We’ve all heard the story of the startup founder who hired a rockstar sales person from (insert big tech company name here). And we all know how it turned out: the rockstar sales guru then tanked, often within 6 months of joining the new company.
Why is this problem so prevalent? Are we that bad at recruiting and selecting talent? (Well, maybe, but that’s a topic for another day.)
We think it’s because startup sales are fundamentally different than sales in larger companies.
In established companies, sales management and their teams work in a very different environment. They are selling known products, that solve a known problem to a well-defined target customer. Their value proposition is typically understood, and there’s a big team of folks helping them to articulate their differentiation. The “winning sales formula” has already been proven out, and there are processes, tools, content, management and sales compensation structures in place to support it. And last, sales people have a known brand on their business card, that helps open the door (both literally and figuratively).
In that environment, sales success is mostly about recruiting, motivating and managing great sales talent. Sales managers already have a working factory – they just need the workers to produce the output.
Now, in a startup, early-stage sales often has two different purposes. First, to get some cash in the door so that the company can survive. Second, but equally important, to leverage sales efforts get market feedback on both our product and our business model from real potential users and buyers. So, it’s bit of a mashup of product, marketing, sales and biz dev.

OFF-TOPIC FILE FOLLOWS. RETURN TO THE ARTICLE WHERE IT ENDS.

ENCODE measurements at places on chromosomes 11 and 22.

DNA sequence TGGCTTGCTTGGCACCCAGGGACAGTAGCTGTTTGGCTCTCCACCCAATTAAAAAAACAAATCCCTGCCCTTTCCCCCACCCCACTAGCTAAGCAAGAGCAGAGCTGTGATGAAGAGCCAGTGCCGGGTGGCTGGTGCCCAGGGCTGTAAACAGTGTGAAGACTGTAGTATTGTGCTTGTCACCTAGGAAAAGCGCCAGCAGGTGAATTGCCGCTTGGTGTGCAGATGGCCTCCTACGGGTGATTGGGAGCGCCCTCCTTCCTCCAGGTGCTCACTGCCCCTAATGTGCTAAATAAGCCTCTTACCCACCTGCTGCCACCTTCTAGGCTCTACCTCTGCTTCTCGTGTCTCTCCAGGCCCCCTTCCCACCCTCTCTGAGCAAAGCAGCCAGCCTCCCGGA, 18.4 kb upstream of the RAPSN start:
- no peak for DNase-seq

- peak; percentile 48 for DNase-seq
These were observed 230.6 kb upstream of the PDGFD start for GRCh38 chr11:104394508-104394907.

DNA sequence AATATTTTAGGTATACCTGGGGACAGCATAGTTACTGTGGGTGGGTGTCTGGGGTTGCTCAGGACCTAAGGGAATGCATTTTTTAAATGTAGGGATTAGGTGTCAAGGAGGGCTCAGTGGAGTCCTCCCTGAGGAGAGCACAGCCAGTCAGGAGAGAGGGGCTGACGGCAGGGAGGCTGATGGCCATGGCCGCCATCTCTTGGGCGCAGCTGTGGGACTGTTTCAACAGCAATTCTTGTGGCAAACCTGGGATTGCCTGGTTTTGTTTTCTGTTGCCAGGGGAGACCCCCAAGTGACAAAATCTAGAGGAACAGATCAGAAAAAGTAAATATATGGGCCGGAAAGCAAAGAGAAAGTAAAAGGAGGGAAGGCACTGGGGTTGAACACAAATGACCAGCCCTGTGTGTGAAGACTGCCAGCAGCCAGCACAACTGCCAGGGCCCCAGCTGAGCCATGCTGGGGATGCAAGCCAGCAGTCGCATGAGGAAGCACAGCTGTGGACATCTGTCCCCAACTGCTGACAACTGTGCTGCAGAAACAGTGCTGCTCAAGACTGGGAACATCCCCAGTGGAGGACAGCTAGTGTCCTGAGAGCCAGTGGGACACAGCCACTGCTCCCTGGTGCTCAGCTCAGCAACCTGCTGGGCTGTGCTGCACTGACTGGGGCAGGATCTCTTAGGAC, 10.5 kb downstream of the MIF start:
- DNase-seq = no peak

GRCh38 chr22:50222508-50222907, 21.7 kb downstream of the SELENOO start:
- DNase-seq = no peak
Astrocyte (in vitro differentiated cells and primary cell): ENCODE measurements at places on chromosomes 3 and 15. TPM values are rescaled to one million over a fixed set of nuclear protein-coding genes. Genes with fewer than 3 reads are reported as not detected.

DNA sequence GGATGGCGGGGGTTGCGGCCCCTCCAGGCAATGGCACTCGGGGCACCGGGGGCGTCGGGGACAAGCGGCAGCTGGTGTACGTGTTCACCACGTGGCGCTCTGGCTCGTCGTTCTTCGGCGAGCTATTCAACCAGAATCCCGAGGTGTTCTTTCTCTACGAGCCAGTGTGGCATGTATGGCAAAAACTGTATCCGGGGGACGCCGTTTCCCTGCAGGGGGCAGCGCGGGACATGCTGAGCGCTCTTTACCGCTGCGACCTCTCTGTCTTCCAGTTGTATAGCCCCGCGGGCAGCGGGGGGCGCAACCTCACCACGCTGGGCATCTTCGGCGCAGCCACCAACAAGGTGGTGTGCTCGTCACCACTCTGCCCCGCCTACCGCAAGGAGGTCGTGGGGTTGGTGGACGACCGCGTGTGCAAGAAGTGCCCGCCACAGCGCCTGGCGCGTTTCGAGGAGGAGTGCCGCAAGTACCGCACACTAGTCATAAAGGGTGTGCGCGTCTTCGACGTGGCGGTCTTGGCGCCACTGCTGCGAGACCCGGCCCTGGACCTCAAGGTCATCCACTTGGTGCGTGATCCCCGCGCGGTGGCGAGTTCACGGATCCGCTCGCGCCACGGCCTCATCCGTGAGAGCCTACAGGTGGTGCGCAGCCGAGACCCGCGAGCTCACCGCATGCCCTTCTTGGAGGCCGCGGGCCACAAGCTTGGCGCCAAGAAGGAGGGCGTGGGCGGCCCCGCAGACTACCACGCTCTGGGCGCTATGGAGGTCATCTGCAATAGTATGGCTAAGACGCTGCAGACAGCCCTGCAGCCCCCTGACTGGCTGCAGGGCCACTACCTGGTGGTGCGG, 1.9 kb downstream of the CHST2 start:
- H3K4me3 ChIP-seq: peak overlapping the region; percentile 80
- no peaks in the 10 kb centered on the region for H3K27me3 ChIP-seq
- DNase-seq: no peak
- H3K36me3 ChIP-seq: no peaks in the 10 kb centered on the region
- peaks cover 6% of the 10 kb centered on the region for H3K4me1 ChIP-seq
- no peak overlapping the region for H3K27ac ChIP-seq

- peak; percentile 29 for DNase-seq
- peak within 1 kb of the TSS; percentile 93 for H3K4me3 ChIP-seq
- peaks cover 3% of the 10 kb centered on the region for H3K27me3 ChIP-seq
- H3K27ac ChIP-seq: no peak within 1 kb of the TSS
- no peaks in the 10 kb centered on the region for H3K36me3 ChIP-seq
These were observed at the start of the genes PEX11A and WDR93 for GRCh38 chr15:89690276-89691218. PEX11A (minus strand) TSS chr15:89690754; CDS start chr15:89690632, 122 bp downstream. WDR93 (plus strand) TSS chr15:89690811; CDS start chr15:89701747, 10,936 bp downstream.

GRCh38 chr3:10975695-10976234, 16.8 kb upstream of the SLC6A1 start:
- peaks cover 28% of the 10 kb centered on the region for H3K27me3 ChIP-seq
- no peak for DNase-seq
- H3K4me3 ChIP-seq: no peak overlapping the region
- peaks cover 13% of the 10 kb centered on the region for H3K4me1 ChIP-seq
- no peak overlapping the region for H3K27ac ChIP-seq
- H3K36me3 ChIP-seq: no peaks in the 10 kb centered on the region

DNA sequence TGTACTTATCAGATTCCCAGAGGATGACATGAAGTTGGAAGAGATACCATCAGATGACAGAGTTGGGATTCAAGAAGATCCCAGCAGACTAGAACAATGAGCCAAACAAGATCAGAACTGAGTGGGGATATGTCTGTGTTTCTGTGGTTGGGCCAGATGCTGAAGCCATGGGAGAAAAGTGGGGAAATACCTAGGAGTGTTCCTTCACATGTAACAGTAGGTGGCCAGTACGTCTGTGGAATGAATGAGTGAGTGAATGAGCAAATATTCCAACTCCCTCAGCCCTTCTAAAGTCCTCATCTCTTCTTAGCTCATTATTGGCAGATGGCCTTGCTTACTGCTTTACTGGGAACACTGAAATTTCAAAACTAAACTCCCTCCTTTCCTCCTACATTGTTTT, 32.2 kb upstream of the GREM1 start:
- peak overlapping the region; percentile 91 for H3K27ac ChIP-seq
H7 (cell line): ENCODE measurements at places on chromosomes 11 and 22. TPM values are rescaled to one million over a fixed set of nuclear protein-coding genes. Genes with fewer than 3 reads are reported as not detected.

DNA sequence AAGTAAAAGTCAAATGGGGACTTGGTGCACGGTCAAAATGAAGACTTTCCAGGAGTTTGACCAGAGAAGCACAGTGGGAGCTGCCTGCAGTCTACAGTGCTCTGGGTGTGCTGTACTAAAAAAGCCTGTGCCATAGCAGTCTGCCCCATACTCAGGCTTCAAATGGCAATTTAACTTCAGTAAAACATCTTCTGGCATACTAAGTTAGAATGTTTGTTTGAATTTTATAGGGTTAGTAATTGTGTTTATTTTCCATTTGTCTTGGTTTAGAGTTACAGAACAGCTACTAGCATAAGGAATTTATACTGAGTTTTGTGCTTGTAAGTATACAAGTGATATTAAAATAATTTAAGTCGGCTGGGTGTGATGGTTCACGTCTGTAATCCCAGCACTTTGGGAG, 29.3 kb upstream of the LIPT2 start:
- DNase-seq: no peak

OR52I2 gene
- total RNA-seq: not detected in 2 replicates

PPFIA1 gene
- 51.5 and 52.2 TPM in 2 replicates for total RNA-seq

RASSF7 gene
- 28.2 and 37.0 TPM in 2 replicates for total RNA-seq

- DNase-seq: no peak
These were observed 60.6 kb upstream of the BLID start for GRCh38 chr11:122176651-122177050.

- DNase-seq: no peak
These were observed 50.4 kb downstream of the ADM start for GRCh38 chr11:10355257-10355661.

So, in startups, sales success is about taking a lean approach. About getting out of the office and taking a customer and market development approach to winning your first few deals. About listening to early feedback so you can refine your sales approach and tactics, as well as re-evaluate your business model. About embracing the ambiguity, harnessing your passion for solving your buyer’s problems and constantly improving.
Don’t hire the big company sales rockstar. Become a lean startup sales and customer development rockstar yourself. It’s the best investment you’ll make.
This post originally appeared on Alberta Enterprise Corporation’s Start Alberta portal.